It is usually thought that all people with hearing impairment have the same characteristics; there are many factors that determine the consequences of this disability. These include the age of onset of hearing loss, the association of other conditions, family support, and the systematic use of hearing aids, educational programs, and the presence of other family members with hearing disabilities, etc. One of the determining factors is the degree of the hearing loss, because it is closely related to language development.
In moderate and severe losses are the obvious problems that arise in the articulation and structuring of language. This directly affects learning and reading skills, both in vocabulary and comprehension. In addition, they experience great difficulty perceiving a conversation, especially if there is background noise. They may have feelings of social isolation and low self-esteem resulting from difficulty in integration.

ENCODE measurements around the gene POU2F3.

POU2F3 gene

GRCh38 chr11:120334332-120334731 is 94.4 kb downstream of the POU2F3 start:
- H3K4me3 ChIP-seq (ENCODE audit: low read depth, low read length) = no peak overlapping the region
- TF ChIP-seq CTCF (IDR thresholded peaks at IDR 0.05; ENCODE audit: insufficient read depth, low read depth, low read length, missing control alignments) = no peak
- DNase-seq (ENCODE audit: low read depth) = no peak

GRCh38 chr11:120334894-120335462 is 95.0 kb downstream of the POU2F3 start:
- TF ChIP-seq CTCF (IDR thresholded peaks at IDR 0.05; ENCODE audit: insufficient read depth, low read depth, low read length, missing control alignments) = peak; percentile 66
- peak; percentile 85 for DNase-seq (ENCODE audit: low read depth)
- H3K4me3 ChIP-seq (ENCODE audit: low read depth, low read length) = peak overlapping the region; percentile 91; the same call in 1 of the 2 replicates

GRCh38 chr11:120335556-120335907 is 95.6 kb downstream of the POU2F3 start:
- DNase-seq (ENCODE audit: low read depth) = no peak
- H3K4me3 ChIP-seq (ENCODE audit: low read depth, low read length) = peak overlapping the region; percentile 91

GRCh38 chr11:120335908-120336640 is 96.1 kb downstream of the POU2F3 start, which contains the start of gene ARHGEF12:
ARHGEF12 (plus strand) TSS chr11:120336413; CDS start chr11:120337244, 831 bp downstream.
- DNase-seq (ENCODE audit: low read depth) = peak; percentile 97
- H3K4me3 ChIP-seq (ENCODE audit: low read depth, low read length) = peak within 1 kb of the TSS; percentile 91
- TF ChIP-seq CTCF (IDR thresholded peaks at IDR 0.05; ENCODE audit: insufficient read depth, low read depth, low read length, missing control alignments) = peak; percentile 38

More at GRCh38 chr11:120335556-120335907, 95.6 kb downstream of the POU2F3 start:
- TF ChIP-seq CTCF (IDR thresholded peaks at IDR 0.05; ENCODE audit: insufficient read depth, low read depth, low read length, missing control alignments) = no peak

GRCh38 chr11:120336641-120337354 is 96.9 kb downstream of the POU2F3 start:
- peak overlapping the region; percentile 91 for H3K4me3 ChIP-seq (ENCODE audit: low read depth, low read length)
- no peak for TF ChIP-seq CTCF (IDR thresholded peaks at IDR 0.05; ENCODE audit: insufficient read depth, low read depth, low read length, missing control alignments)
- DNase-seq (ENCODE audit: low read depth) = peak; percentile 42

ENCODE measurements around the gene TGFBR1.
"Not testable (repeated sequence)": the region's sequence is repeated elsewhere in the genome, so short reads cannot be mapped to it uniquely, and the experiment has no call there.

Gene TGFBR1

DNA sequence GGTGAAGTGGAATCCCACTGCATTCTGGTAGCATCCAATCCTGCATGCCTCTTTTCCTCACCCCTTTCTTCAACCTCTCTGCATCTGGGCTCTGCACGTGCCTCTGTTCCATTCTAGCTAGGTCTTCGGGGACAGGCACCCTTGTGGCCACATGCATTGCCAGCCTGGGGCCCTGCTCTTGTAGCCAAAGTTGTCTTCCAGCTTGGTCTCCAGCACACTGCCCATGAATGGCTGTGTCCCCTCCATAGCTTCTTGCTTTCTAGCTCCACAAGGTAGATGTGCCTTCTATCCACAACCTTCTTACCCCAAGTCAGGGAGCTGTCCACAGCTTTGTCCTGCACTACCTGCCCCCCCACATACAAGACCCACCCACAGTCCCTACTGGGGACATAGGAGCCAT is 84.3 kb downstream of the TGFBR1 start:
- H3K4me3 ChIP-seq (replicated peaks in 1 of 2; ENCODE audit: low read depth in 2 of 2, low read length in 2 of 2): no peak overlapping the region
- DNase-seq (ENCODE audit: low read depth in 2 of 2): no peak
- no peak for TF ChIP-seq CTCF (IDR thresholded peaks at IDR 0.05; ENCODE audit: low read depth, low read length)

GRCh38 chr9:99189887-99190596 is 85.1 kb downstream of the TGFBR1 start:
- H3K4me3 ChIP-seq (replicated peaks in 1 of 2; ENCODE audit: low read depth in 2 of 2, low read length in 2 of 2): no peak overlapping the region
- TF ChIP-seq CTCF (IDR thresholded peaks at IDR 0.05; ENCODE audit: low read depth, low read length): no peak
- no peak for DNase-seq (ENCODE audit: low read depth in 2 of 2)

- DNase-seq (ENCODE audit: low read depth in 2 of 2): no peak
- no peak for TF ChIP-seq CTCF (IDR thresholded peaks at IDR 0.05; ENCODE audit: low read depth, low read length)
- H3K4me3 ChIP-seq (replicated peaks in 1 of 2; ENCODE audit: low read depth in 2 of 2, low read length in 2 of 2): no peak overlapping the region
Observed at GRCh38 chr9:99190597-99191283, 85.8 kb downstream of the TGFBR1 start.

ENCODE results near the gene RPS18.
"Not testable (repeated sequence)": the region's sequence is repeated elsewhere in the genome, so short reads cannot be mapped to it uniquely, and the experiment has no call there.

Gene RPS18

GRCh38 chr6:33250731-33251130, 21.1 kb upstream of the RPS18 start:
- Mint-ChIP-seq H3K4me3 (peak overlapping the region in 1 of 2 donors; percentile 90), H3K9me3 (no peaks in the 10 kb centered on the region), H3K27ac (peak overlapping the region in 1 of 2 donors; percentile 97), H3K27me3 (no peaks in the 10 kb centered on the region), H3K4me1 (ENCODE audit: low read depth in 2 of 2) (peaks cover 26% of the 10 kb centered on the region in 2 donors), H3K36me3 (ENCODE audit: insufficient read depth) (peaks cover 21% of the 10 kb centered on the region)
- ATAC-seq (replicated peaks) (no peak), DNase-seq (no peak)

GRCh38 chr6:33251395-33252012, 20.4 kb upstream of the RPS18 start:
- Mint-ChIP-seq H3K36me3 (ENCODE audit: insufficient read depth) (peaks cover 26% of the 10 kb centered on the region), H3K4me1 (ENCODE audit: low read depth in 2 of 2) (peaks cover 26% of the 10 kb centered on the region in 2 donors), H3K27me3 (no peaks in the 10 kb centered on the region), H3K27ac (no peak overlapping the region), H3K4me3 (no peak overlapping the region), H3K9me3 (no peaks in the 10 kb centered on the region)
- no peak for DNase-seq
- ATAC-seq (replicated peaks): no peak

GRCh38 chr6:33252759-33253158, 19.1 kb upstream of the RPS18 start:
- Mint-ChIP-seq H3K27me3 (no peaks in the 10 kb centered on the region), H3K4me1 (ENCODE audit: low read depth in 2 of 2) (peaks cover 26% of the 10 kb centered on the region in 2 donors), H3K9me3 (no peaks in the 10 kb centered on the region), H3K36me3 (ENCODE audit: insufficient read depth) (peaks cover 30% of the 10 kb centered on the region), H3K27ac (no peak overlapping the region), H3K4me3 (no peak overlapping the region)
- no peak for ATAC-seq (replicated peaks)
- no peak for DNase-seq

Profound hearing losses have much more obvious implications; cognitive development and thinking skills are affected and communication becomes more difficult, whether oral or written. Language development requires much more time and special methodology as incidental learning is very limited. They may have difficulty in abstraction and reasoning skills; this depends on the language level achieved. Reading and writing are dramatically affected.
In summary, all is due to the lack of access to language in the first years of life and lack of early auditory stimulation. To the extent that the child is exposed to these two, their limitation to disability will be less. The problem of communication goes far beyond the use of hearing aids or cochlear implant because if so, when fitting any of these prosthesis, all children with and without hearing impairment would be in the same learning conditions.